When you glance around New York Mills, it’s hard to imagine what it looked like in the early, lumber company days.
When the New York Mills Company purchased the land from R. L. Frazee on which to build their lumber mill, the virgin white pine forest was still thick with wild game and provided a way of life to the Native Americans in this region.
During the short tenure of time the lumber mill was in town, the majority of workers hailed from the East Coast. “Yankees” is the term the first residents of New York Mills are still marked with today.
When the Finns arrived in 1874 and following years, businesses were set up to try and capitalize on the company workers. A boarding house ran by a stern Finnish woman who was known to crack a bullwhip when irritated by unruly behavior was one of the only places in town in the early years.
Farms were constructed out of the timbered mess left behind by the New York predecessors, who after the timber was clear cut, gave up their interests in the area for other money-making schemes.
As the small company town evolved into a Finnish community, other necessities were needed. Dairies starting springing up for farmers to sell their cream. Cooperatives and general stores were built to buy and sell goods, including many crops.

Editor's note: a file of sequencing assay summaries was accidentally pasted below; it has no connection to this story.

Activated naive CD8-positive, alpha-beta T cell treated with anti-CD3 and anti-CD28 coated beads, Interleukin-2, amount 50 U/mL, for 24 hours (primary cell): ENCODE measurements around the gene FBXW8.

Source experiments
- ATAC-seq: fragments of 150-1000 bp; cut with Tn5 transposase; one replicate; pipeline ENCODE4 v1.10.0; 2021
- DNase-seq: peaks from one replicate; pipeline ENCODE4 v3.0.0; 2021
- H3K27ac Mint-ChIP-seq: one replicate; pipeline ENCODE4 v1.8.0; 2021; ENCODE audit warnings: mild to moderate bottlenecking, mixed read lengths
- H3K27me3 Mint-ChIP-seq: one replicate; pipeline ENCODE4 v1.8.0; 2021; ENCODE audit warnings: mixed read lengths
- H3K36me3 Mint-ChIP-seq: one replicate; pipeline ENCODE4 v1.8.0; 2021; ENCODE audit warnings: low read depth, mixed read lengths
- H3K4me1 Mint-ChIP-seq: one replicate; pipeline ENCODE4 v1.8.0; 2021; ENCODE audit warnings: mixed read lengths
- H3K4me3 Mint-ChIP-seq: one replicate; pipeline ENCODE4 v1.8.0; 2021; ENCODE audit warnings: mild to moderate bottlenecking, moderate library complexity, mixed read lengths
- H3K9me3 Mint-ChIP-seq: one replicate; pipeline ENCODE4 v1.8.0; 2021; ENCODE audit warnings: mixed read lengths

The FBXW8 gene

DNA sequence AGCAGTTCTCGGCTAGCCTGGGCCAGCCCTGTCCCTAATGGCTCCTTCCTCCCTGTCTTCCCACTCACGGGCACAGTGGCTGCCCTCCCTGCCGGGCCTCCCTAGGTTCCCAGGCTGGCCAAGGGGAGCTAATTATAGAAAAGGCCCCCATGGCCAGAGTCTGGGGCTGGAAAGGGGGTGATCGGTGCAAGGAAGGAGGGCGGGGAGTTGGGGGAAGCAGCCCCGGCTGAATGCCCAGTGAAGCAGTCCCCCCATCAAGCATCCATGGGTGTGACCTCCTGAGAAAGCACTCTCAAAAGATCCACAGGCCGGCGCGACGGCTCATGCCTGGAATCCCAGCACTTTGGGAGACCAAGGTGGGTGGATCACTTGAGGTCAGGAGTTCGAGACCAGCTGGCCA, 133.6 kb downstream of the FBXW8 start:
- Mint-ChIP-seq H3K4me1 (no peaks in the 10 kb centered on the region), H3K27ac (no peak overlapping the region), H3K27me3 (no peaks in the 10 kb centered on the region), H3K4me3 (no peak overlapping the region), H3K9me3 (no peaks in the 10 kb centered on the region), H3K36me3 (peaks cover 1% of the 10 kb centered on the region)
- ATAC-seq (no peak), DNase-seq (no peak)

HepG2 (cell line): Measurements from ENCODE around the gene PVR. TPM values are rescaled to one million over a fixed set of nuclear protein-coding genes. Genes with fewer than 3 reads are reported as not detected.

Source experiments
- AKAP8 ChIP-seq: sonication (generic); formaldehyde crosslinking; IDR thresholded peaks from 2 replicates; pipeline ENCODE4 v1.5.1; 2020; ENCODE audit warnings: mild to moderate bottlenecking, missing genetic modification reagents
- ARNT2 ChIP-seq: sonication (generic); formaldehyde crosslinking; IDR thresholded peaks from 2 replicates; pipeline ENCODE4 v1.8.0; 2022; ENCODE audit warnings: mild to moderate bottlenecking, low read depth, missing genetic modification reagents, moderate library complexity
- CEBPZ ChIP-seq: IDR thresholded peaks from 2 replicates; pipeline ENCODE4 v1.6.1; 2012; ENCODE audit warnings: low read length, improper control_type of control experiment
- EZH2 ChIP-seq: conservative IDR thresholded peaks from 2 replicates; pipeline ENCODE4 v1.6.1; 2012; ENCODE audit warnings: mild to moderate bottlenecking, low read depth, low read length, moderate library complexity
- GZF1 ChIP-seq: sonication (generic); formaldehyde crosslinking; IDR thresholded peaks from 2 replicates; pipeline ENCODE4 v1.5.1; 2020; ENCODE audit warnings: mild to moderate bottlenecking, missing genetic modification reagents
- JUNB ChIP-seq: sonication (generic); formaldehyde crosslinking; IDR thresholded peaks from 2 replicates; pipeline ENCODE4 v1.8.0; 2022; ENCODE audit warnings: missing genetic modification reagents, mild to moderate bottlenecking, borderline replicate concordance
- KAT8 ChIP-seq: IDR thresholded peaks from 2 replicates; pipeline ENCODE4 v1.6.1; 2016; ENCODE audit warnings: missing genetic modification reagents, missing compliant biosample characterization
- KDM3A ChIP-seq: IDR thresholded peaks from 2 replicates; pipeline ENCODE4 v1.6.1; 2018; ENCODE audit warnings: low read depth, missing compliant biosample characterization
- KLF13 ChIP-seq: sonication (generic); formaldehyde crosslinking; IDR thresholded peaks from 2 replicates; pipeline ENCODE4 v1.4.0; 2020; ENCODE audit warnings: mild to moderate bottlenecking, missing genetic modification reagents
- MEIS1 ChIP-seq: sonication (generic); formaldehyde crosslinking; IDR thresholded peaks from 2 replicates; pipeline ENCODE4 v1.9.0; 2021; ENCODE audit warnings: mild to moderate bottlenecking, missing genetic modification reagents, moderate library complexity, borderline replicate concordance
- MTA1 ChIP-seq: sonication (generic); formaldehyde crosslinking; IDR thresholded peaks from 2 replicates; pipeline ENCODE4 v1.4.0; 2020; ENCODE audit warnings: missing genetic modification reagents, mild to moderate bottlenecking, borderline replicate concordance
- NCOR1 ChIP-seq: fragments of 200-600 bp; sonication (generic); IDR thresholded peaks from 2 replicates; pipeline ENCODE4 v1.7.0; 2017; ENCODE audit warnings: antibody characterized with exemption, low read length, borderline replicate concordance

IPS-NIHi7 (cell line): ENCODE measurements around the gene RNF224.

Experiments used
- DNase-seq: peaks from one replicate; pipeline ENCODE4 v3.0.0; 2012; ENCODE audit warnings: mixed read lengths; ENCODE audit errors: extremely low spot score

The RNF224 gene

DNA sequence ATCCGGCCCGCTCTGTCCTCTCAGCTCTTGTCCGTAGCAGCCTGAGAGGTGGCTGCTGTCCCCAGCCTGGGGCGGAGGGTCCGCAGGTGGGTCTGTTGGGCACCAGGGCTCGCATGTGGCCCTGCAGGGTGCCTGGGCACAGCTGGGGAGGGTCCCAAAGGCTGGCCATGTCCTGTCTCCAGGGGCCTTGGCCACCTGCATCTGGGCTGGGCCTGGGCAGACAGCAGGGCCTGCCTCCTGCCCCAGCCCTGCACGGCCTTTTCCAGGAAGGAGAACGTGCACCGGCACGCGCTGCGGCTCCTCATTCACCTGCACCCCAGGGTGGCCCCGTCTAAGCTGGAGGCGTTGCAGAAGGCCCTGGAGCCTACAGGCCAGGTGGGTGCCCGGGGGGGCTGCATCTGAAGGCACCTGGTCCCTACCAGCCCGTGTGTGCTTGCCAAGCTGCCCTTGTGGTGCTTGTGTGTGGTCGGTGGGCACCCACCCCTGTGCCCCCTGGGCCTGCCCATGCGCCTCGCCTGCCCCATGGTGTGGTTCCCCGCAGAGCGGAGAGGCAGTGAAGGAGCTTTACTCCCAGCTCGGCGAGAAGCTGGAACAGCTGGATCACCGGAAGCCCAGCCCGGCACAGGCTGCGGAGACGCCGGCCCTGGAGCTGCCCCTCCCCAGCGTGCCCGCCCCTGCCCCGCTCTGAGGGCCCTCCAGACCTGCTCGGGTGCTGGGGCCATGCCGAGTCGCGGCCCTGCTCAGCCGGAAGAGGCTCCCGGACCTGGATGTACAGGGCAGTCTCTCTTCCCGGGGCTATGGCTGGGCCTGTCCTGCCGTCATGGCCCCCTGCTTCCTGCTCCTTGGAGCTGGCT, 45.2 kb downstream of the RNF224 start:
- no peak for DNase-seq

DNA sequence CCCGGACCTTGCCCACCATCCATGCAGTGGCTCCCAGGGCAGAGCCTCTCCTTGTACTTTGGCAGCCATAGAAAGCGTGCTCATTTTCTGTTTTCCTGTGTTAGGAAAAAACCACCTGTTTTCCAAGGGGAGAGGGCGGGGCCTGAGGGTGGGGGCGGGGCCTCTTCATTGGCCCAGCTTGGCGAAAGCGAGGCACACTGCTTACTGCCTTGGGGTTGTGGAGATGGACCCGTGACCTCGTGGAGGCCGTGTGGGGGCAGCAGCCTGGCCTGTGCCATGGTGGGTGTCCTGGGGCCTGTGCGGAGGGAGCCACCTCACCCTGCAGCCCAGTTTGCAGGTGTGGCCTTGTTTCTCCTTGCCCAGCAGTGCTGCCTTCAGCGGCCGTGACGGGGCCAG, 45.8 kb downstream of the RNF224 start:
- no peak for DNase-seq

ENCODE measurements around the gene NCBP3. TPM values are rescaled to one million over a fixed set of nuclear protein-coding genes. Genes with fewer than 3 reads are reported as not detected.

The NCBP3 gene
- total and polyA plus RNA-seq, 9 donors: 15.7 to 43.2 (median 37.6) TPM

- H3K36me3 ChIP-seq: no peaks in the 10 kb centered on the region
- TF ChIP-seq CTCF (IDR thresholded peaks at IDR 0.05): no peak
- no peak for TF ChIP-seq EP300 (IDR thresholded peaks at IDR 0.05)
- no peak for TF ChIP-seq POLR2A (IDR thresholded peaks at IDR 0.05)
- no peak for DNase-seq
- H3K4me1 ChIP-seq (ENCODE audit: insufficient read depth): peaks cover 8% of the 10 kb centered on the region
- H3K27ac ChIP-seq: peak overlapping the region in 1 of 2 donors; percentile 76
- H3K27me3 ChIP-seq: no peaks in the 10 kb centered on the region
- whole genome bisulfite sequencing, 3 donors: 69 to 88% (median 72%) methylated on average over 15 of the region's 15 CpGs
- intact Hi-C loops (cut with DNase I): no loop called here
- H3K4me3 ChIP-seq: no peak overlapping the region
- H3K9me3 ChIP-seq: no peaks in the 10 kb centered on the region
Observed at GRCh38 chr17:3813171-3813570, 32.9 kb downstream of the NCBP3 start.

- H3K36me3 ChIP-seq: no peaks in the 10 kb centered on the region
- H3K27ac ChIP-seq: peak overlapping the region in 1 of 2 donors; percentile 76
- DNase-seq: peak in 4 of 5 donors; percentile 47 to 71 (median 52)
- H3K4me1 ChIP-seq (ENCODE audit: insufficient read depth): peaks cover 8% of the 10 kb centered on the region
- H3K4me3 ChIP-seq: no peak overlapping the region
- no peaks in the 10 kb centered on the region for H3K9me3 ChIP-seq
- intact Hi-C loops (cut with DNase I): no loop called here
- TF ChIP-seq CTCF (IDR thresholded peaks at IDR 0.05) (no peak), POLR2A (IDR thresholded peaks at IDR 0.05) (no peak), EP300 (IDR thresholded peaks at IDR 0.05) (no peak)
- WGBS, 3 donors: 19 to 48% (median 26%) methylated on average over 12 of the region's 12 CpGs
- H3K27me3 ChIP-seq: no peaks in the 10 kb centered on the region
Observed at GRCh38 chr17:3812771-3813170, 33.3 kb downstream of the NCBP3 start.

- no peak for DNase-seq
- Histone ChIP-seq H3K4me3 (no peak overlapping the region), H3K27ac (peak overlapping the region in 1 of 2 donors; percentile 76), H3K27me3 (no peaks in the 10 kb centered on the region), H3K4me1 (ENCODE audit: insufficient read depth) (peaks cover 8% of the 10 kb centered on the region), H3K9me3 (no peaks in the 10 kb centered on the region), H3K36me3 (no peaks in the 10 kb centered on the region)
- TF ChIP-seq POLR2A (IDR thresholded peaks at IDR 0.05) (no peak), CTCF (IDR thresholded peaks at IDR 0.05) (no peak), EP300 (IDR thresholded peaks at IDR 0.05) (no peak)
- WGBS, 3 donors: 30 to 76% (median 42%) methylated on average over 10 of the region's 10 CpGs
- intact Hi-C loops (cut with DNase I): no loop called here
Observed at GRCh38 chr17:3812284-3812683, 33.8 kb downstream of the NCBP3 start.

The earliest necessities of a functioning community were the schools and churches, which allowed for socialization and education, as well as spiritual needs. Though many businesses founded in that time have long passed away, the schools and churches have remained, even if in consolidated forms.
A long history of baseball formed in the late 1800s in every village, township, and open field where the game could be played. You’d be hard pressed to find a sport that has been more intwined with its community than baseball has.
Central Park is the location of the old lumber mill, torn down about 140 years ago. I have heard that NY Mills was built on a foot of sawdust. It makes you wonder how a business with such a short and unknown history had such a large impact on life around here, even to this day.
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